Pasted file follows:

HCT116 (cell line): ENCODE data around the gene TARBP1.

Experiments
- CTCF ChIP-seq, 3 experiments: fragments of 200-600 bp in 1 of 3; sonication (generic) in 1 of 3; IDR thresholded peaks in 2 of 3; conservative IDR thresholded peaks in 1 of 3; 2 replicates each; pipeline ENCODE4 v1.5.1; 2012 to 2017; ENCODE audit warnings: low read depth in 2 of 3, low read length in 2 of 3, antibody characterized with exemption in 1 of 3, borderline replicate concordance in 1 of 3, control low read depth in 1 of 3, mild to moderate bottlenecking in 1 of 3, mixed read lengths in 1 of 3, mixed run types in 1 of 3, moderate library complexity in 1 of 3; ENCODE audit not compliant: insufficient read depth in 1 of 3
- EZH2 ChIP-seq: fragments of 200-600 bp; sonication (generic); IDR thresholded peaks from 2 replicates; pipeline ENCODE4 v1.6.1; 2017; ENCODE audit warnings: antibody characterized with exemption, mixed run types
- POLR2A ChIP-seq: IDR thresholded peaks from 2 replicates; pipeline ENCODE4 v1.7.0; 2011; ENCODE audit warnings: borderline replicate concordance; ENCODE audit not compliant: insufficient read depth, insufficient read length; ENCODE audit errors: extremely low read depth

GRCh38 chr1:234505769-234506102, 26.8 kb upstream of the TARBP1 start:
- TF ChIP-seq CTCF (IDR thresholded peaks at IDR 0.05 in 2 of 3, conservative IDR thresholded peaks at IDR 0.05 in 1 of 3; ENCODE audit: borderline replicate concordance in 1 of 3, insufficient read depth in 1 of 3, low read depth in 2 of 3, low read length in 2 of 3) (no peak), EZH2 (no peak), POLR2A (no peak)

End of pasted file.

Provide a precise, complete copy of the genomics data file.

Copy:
HCT116 (cell line): ENCODE data around the gene TARBP1.

Experiments
- CTCF ChIP-seq, 3 experiments: fragments of 200-600 bp in 1 of 3; sonication (generic) in 1 of 3; IDR thresholded peaks in 2 of 3; conservative IDR thresholded peaks in 1 of 3; 2 replicates each; pipeline ENCODE4 v1.5.1; 2012 to 2017; ENCODE audit warnings: low read depth in 2 of 3, low read length in 2 of 3, antibody characterized with exemption in 1 of 3, borderline replicate concordance in 1 of 3, control low read depth in 1 of 3, mild to moderate bottlenecking in 1 of 3, mixed read lengths in 1 of 3, mixed run types in 1 of 3, moderate library complexity in 1 of 3; ENCODE audit not compliant: insufficient read depth in 1 of 3
- EZH2 ChIP-seq: fragments of 200-600 bp; sonication (generic); IDR thresholded peaks from 2 replicates; pipeline ENCODE4 v1.6.1; 2017; ENCODE audit warnings: antibody characterized with exemption, mixed run types
- POLR2A ChIP-seq: IDR thresholded peaks from 2 replicates; pipeline ENCODE4 v1.7.0; 2011; ENCODE audit warnings: borderline replicate concordance; ENCODE audit not compliant: insufficient read depth, insufficient read length; ENCODE audit errors: extremely low read depth

GRCh38 chr1:234505769-234506102, 26.8 kb upstream of the TARBP1 start:
- TF ChIP-seq CTCF (IDR thresholded peaks at IDR 0.05 in 2 of 3, conservative IDR thresholded peaks at IDR 0.05 in 1 of 3; ENCODE audit: borderline replicate concordance in 1 of 3, insufficient read depth in 1 of 3, low read depth in 2 of 3, low read length in 2 of 3) (no peak), EZH2 (no peak), POLR2A (no peak)